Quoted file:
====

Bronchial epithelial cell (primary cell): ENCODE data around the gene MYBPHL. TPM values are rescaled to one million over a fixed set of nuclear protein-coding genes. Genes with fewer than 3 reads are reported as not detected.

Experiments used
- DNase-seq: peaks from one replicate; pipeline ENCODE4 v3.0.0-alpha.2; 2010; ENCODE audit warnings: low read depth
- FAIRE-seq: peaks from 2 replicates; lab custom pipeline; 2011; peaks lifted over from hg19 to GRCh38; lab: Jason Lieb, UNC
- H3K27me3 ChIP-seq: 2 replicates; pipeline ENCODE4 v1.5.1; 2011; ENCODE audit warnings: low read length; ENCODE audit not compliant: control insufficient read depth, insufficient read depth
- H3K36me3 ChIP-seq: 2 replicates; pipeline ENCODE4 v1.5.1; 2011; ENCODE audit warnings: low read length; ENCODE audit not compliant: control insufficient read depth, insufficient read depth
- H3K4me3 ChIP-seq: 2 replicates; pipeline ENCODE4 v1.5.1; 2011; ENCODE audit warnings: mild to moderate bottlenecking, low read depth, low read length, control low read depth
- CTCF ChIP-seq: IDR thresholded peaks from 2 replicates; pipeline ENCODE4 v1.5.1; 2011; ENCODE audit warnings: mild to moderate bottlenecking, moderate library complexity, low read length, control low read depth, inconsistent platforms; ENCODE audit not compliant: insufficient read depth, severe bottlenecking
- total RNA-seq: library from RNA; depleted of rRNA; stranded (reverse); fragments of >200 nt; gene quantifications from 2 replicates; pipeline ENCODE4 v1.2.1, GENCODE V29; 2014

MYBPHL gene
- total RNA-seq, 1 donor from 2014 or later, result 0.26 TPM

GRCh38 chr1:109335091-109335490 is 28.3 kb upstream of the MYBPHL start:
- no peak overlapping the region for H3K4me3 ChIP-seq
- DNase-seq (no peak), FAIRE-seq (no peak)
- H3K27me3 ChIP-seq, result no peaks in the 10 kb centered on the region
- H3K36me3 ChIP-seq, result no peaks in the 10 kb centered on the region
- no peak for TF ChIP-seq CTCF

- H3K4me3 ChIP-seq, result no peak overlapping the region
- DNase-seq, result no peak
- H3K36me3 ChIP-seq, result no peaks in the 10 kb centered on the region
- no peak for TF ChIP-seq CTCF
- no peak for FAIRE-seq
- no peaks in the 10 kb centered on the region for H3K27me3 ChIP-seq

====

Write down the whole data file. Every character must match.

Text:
Bronchial epithelial cell (primary cell): ENCODE data around the gene MYBPHL. TPM values are rescaled to one million over a fixed set of nuclear protein-coding genes. Genes with fewer than 3 reads are reported as not detected.

Experiments used
- DNase-seq: peaks from one replicate; pipeline ENCODE4 v3.0.0-alpha.2; 2010; ENCODE audit warnings: low read depth
- FAIRE-seq: peaks from 2 replicates; lab custom pipeline; 2011; peaks lifted over from hg19 to GRCh38; lab: Jason Lieb, UNC
- H3K27me3 ChIP-seq: 2 replicates; pipeline ENCODE4 v1.5.1; 2011; ENCODE audit warnings: low read length; ENCODE audit not compliant: control insufficient read depth, insufficient read depth
- H3K36me3 ChIP-seq: 2 replicates; pipeline ENCODE4 v1.5.1; 2011; ENCODE audit warnings: low read length; ENCODE audit not compliant: control insufficient read depth, insufficient read depth
- H3K4me3 ChIP-seq: 2 replicates; pipeline ENCODE4 v1.5.1; 2011; ENCODE audit warnings: mild to moderate bottlenecking, low read depth, low read length, control low read depth
- CTCF ChIP-seq: IDR thresholded peaks from 2 replicates; pipeline ENCODE4 v1.5.1; 2011; ENCODE audit warnings: mild to moderate bottlenecking, moderate library complexity, low read length, control low read depth, inconsistent platforms; ENCODE audit not compliant: insufficient read depth, severe bottlenecking
- total RNA-seq: library from RNA; depleted of rRNA; stranded (reverse); fragments of >200 nt; gene quantifications from 2 replicates; pipeline ENCODE4 v1.2.1, GENCODE V29; 2014

MYBPHL gene
- total RNA-seq, 1 donor from 2014 or later, result 0.26 TPM

GRCh38 chr1:109335091-109335490 is 28.3 kb upstream of the MYBPHL start:
- no peak overlapping the region for H3K4me3 ChIP-seq
- DNase-seq (no peak), FAIRE-seq (no peak)
- H3K27me3 ChIP-seq, result no peaks in the 10 kb centered on the region
- H3K36me3 ChIP-seq, result no peaks in the 10 kb centered on the region
- no peak for TF ChIP-seq CTCF

- H3K4me3 ChIP-seq, result no peak overlapping the region
- DNase-seq, result no peak
- H3K36me3 ChIP-seq, result no peaks in the 10 kb centered on the region
- no peak for TF ChIP-seq CTCF
- no peak for FAIRE-seq
- no peaks in the 10 kb centered on the region for H3K27me3 ChIP-seq